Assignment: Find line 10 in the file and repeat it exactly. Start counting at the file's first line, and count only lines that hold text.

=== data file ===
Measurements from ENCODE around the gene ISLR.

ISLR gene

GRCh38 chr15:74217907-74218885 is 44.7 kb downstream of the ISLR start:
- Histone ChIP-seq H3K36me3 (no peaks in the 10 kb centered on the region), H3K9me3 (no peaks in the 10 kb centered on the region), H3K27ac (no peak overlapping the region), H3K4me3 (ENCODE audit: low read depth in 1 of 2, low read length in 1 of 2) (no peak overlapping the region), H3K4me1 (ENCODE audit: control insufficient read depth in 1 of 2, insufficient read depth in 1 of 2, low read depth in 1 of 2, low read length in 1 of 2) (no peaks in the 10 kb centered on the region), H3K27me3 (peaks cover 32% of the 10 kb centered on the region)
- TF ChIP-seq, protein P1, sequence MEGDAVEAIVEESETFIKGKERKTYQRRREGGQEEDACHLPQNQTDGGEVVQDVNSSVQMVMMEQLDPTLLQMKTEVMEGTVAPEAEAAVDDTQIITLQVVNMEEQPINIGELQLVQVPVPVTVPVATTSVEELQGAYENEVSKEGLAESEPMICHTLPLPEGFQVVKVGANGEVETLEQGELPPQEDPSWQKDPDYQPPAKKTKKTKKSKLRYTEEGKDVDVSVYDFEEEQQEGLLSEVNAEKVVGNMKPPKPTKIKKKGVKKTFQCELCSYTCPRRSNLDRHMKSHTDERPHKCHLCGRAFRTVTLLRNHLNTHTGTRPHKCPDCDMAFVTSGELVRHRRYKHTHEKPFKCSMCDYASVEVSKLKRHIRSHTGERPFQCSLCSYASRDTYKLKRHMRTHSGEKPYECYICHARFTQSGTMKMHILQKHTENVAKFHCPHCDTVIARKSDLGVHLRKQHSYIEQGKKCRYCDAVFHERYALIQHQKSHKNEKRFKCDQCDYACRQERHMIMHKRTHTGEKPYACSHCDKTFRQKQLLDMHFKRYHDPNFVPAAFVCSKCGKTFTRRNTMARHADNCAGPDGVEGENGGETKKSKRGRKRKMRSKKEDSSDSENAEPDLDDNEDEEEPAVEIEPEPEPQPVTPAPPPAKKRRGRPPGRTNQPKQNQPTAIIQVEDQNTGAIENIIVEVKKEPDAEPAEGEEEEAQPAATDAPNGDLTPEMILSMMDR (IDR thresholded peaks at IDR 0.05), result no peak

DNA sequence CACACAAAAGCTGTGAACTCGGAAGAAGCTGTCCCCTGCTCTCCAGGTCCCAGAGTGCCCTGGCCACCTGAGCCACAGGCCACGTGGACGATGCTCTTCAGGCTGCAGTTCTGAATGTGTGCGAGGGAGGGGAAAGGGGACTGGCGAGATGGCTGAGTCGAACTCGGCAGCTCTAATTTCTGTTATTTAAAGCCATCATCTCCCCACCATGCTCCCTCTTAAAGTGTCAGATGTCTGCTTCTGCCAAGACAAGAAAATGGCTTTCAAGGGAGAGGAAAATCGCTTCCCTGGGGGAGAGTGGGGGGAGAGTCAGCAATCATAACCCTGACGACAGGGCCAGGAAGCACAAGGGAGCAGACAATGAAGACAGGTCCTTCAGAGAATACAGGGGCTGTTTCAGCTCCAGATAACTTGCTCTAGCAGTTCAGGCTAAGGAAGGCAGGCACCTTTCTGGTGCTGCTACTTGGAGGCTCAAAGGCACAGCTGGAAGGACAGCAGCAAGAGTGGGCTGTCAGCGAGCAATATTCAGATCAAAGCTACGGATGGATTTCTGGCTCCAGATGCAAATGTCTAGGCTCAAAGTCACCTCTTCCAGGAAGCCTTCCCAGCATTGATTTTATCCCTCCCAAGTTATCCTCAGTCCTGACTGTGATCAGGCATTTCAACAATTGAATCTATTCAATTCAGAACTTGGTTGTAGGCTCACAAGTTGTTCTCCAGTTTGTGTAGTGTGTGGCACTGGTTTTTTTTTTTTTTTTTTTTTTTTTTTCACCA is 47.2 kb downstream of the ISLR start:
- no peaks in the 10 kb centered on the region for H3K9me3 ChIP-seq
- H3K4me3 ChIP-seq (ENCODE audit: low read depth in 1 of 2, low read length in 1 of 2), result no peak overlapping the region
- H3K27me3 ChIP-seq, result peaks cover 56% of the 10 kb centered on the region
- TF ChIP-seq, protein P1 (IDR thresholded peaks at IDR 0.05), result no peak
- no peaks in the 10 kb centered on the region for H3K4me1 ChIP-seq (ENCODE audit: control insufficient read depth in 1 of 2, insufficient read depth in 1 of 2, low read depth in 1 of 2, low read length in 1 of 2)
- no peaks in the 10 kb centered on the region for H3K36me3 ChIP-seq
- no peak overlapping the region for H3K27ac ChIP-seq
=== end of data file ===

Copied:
- TF ChIP-seq, protein P1 (IDR thresholded peaks at IDR 0.05), result no peak